Features / Five in Bloom

FIVE IN BLOOM: In Honor Of

by Juhi Singhal Karan

Book dedications might have begun as way of acknowledging patronage in centuries gone by, but in today’s world dedications tell a story all their own. Here we bring to you the story behind the dedications of the works of five bloomers.

In the Time of the Butterflies by Julia Alvarez
For Dedé

Julia Alvarez’s family fled their native country, the Dominican Republic, in the wake of the terror wrought by dictator Rafael Trujillo. Alvarez is one of four sisters herself, and she describes her second novel, In the Time of the Butterflies, as the story of the “other sisters”—“the ones who stayed behind and paid for our freedom with their lives.” The book, a 1994 National Book Critics Circle Award nominee, is based on the true story of the Mirabal sisters who fought against Trujillo’s tyranny and were called “Las Mariposas” or the “The Butterflies.” On November 25, 1960 three of the sisters were assassinated by Trujillo—a day that the U.N. later declared as the International Day for the Elimination of Violence against Women. Of the sole survivor, Alvarez said, “although the heroism of her sisters was what led me to their story, it was the triumphant example and empowering story of Dedé Mirabal which inspired me to write In the Time of the Butterflies, [which is] why the novel is dedicated to Dedé.”

The Wonderful Wizard of Oz by L. Frank Baum
This book is dedicated to my Good friend & comrade. My Wife. L.F.B.

Maud Gage Baum was L. Frank Baum’s roommate’s cousin before she became his wife. Her mother, Matilda Josyln Gage, was a leading suffragist of her time. Exposure to Maud and her family influenced Frank deeply, and in time led to his adoption of feminist beliefs, an action “that [would] have a profound effect on his fiction.” Maud’s and Frank’s first meeting was a memorable one. As outlined in L. Frank Baum: Creator of Oz: A Biography by Katharine M. Rogers, Baum’s aunt introduced him to Maud saying, “Frank, I want you to know Maud Gage. I’m sure you will love her.” To which he said “Consider yourself loved, Miss Gage.” She replied, “I take that as a promise, Mr. Baum. Please see that you live up to it.”

I Know Why the Caged Bird Sings by Maya Angelou
This book is dedicated to MY SON, GUY JOHNSON, and all the strong black birds of promise who defy the odds and gods and sing their songs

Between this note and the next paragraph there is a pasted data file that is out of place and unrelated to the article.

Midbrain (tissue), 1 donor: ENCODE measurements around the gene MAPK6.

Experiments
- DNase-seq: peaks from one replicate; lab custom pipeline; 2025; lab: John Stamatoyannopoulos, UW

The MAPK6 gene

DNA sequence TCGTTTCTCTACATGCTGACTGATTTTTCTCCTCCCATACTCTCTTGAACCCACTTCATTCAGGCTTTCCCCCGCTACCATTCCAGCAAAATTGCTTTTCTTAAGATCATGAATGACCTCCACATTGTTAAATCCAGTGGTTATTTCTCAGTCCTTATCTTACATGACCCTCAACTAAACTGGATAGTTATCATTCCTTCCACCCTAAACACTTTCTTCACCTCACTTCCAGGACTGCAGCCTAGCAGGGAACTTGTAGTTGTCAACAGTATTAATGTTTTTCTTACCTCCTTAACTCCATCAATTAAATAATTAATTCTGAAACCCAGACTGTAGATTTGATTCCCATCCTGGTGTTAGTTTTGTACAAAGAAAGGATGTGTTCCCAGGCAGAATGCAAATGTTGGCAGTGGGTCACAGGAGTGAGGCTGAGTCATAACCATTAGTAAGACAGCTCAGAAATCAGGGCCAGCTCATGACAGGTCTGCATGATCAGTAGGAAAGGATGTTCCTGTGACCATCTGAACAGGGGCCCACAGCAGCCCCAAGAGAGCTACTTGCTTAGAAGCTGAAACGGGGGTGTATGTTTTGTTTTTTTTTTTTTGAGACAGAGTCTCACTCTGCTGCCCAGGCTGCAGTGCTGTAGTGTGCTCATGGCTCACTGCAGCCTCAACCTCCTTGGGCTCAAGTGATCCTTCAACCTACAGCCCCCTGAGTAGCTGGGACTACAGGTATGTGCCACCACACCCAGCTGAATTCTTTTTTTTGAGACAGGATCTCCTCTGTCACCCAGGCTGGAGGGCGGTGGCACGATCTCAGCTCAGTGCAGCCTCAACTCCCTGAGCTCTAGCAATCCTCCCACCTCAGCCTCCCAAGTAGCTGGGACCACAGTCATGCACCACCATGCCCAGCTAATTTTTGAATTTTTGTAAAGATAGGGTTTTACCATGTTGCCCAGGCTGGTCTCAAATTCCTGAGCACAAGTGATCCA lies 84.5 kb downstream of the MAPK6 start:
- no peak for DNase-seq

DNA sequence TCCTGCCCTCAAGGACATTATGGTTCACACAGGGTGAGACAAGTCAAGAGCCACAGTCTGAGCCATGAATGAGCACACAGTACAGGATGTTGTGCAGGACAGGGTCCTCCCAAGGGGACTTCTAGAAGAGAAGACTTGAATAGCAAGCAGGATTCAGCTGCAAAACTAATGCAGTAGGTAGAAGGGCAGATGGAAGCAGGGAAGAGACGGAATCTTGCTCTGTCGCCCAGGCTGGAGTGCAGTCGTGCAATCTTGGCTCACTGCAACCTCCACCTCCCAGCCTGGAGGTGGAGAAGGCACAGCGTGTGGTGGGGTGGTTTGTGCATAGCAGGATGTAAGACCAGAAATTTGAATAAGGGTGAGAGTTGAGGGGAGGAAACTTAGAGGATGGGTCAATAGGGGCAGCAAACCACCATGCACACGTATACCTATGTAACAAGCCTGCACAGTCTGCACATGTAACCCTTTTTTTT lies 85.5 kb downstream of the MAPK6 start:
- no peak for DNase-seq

Maya Angelou burst onto the literary scene with I Know Why the Caged Bird Sings. The first in a series of seven autobiographical novels, the book hasn’t been out of print since it was first published more than 40 years ago. Angelou gave birth to her only child, Guy Johnson, at the age of 17. She called him her “monument in the world,” and “the greatest blessing.” When George Plimpton asked her if the “one prevailing theme” across her autobiographies was “the love of your child,” Angelou said, “Yes, well, that’s true. I think that that’s a particular. I suppose, if I’m lucky, the particular is seen in the general.” She also said “Each human being has had that sensation of being caged from time to time. We are not saved from being white or black or rich or poor; we’re not saved from being highly educated or illiterate. . . . [A]nd . . . we need to know someone else felt like that. Okey dokey. I’m not by myself. I can get out of this. I may be able to evict myself from depression.”

Illegal by Paul Levine
To the woman carrying a rucksack, clutching her child’s hand, and kicking up dust as she scrambled along a desert trail near Calexico, California.

In Paul Levine’s words, Illegal is dedicated to “An undocumented immigrant . . . [A] Mexican woman who floated up the New River on an inner tube with her little boy.” Levine, a writer of legal thrillers, was spurred to write the story by a chance encounter with “[A] striking, dark-haired woman in her early 30s and a boy of 10 or so.” Booklist called the novel “a riveting read, filled with action, pathos, and even humor.” While driving near the border in Calexico, California, he observed the New River: “a steaming current of raw sewage and toxic runoff that carries hepatitis, typhoid, polio, and cholera.” The woman and the child seemed to have “[swam] with the current, white garbage bags over their heads to blend in with the noxious foam,” The thought of anyone braving “the noxious foam,” Levine wonders, “makes you ask, ‘Why the hell would someone do that?’”

Number the Stars by Lois Lowry
For my friend Annelise Platt Tusind tak

Lois Lowry’s Newbery Medal winner Number the Stars was inspired by the stories that her friend Annelise shared of the Nazi occupation of Denmark during World War II. In the afterword to Number the Stars Lowry writes, “I had always been fascinated and moved by Annelise’s descriptions not only of the personal deprivation that her family and their neighbors suffered during those years, and the sacrifices they made, but even more by the greater picture she drew for me of the courage and integrity of the Danish people under the leadership of the king they loved so much, Christian X.” Tusind tak—“a thousand thanks” in Danish—is perhaps a nod not just to Annelise, who sowed the seeds of the book in Lowry’s mind, but also to “the Danish people [who] stood by their Jewish citizens and were instrumental in saving almost all of them from Nazi persecution and death.

Bloom Post End

Homepage photo credit: Leo Reynolds via photopin cc

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